Most of our behaviour is habitual. We fall into patterns of behaviour because we do the same thing repetitively. If the patterns are so strong in us and so automatic, how quickly can we really change, asks Lisa McInnes-Smith.
We change when we really want to. We change when we discover it’s more difficult to stay the same. We change when we love someone.
I teach a course on presentation skills, but tend to teach from a very different methodology than most. I am looking for rapid change and therefore make strong rules around the behaviour that takes place in these classes. Let me give you an example.
I recently undertook to teach two groups of middle management who had to make a presentation to their senior leaders about each of their accounts. They knew their content and they knew the essence of their message; however, there was great anxiety about their performance and how they would personally be judged on their ability to present their ideas.
My first request was to withhold all negative thinking out of this space. Each person was only to focus on what they did well and on what others did well. There would be no correction; there would be no constructive criticism. All we would be doing is building on their strengths. We were going to turn each aspect where they were strong into something excellent!
For so many of them this felt like the slow method. They thought they would learn faster if we could remove their faults and give them immediate feedback on all the areas in which they were weak. It’s amazing how often people think their performance will go up if you tell them what they are doing wrong. Instead, I was selling them on the rapid ability to transform performance by focusing on their strengths alone.
Each group had about twelve participants and the group dynamics were very different. One man sat back in his chair with his hands behind his head and immediately released a flow of negative words; he thought he was being funny, but not everyone was amused. I asked him if he came from a football club culture and he acknowledged that that was a huge influence in his past. It was interesting that he thought that his behaviour was acceptable in a business environment and in a professional development session.
The first session began with fun and games and lots of laughter. Each person was asked to share some personal information that others were unlikely to know about them. It was amazing how fascinated the room was with each participant’s story, considering that these people had worked together for some time. It revealed to me that they didn’t really know each other and therefore had judged one another on very superficial experiences and information.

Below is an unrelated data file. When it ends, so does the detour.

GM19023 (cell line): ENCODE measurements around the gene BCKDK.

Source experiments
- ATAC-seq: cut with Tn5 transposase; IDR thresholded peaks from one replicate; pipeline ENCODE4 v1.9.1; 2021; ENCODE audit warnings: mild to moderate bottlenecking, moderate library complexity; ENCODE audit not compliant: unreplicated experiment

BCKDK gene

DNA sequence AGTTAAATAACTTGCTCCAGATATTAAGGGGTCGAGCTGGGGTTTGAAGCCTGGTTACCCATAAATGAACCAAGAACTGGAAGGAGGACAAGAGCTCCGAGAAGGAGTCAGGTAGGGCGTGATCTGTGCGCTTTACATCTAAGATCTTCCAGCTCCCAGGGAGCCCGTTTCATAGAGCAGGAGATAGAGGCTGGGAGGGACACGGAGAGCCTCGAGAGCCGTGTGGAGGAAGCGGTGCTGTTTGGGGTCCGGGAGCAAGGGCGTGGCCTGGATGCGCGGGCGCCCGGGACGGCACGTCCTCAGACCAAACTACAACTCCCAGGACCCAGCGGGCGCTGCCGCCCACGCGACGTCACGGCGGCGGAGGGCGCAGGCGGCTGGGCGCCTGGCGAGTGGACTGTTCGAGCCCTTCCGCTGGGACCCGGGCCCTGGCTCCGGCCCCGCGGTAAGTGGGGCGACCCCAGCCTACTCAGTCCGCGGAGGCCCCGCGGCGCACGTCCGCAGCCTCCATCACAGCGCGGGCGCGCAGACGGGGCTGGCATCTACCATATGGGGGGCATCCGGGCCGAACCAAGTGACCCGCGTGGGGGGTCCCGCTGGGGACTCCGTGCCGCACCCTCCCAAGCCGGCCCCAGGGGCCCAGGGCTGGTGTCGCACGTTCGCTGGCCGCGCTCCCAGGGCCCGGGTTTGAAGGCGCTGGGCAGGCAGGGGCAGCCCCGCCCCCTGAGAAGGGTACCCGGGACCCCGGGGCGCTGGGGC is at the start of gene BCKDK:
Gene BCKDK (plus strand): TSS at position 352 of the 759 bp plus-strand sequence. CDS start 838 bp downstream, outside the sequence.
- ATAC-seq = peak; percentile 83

When the boss got up to share about his stint in the South African army, you could have heard a pin drop. They could hardly believe that this story of adversity and dangerous adventure belonged to their immediate senior. I think they found a new level of respect right there and then. He was a good boss and they already knew that he was good at his job, but now they were learning that he was good at doing life outside the workplace.
Some of the other stories were just as moving, but travelling in very different directions. There was the pursuit of a partner on the other side of the world. There was overcoming a family tragedy and there was an unexpected adventure from a person who seemed much less adventurous at work. Everyone concluded that it was easier to like and respect people when we knew more about them and we wanted to encourage him or her. Vulnerability and transparency built connection rather than separation.
We moved onto funny stories next. Some were sillier more than funny, but we all laughed and the mood in the room was very relaxed and comfortable. While each had been sharing their stories, we had been identifying the strengths of each presenter. Most people could think of something different to say about the speaker, which meant that each person discovered that they had a dozen speaking strengths when many of them considered themselves very anxious and ill-equipped in the public speaking area.
The mood was now one of great optimism and most could start to see that they were better than they thought they were. We are tough judges of ourselves and can be just as
tough on others. However, when the need for judgement is removed it seems that there is space for people to truly see their assets and talents in a new light.
We talked about openings and closes, props and humour, but ultimately we talked about them and how good they were becoming. They all went on to present their best business presentations ever. The shift was significant!
There is always a better way, even if it’s only one per cent better. Let’s get better together!